For me the highlight was definitely the emerging idea that I think of as “experimental complexity theory”. This is the notion (which cropped up in a couple of places) that there are potentially some experiments that could be performed to determine results in complexity theory. It’s very speculative and I have no idea if it would really fly in practise, but it’s incredibly exciting. The first time I noticed this appearing was in the context of spin lattice simulations. There were quite a few talks on spin systems, which I hadn’t realised were so interesting to complexity theorists – even though I’ve been working on spin chain simulation for a while now! Dan Gottesman gave the second talk of the conference on using spin lattices to encode simulation information about a set of rules in order to find its complexity. Each vertex (spin) on the lattice becomes a boolean variable, each edge (the interaction Hamiltonian between the spins) encodes the rule concerning those variables. The complexity of that ruleset then becomes the complexity of the problem of finding the ground state of the spin system.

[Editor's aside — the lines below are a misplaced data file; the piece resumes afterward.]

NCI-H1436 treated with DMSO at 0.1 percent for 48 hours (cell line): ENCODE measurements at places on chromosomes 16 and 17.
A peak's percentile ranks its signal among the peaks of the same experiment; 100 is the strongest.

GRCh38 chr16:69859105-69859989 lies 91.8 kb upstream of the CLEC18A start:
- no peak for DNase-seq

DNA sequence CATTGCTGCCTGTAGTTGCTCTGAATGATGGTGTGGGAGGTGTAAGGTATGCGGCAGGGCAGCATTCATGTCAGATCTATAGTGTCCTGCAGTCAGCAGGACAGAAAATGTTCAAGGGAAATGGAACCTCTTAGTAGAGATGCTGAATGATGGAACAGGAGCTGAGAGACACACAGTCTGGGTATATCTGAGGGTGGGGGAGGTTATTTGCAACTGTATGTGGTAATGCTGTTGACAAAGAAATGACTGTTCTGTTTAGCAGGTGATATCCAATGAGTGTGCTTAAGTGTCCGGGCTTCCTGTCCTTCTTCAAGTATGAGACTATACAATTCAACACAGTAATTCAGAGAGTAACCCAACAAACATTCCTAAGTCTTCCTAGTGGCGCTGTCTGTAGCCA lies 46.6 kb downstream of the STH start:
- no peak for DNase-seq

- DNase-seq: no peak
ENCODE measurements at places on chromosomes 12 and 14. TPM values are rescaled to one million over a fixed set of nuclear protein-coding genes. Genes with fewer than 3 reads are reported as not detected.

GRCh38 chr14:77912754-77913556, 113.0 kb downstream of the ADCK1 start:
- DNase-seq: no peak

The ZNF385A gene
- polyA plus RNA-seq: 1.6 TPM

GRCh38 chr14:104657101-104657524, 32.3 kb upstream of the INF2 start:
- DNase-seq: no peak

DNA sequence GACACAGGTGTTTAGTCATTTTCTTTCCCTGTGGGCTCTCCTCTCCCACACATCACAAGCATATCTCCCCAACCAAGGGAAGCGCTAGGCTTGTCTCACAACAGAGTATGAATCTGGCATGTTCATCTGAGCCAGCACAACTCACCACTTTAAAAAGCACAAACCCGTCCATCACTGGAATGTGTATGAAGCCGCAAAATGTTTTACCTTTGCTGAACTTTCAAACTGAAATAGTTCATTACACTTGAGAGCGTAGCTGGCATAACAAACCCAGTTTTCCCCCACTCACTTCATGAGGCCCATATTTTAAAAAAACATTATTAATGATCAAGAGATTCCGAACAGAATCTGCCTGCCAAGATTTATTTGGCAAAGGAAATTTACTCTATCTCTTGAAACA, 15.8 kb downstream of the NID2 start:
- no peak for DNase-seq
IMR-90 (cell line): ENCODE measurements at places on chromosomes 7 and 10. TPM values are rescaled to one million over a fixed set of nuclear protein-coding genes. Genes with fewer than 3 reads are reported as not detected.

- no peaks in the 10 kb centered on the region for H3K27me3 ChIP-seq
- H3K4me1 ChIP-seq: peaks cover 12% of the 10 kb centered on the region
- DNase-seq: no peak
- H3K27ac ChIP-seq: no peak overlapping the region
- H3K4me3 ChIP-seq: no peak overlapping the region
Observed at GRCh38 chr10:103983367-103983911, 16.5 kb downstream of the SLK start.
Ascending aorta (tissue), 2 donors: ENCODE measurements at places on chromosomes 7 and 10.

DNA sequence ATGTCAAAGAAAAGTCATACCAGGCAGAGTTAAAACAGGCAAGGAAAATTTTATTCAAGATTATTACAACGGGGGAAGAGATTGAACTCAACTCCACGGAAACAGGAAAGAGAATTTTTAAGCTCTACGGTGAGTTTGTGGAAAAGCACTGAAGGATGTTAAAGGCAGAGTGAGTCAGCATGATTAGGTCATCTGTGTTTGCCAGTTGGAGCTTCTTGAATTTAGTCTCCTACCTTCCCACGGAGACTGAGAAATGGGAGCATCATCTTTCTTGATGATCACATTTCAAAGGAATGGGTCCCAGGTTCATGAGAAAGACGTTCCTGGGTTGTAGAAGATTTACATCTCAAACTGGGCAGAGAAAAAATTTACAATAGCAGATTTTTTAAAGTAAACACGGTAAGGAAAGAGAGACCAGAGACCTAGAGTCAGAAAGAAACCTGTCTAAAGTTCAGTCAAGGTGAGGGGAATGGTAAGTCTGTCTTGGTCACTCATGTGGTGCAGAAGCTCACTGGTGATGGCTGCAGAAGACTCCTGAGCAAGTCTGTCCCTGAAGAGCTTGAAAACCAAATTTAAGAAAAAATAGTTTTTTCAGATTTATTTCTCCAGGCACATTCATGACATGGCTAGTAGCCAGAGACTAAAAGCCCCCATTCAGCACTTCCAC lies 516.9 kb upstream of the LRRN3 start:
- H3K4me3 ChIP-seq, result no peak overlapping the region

What was particularly interesting was the comment he then made about spin glass systems ‘finding their own ground state hard to compute’ – which comes out physically as a long relaxation time into the ground state. This was a fascinating connection between a complexity class – calculating the ground state of a spin glass is QMA-hard – and actual physically measurable behaviour. This got me thinking about whether it would be possible to ever get an experimentally viable spin material where the spin-spin interactions are capable of individual modulation. Then, possibly, perhaps, it could be calibrated with problems of known complexity and then used to time the relaxation into the ground state for unknown problems – thus giving a directly accessible measure of the complexity class? Of course I can think of plenty of problems with doing this in practise – although I’m reliably informed by a handy experimentalist that individually addressing the spins to produce different interactions isn’t as hard as I thought in both NMR and quantum dot systems.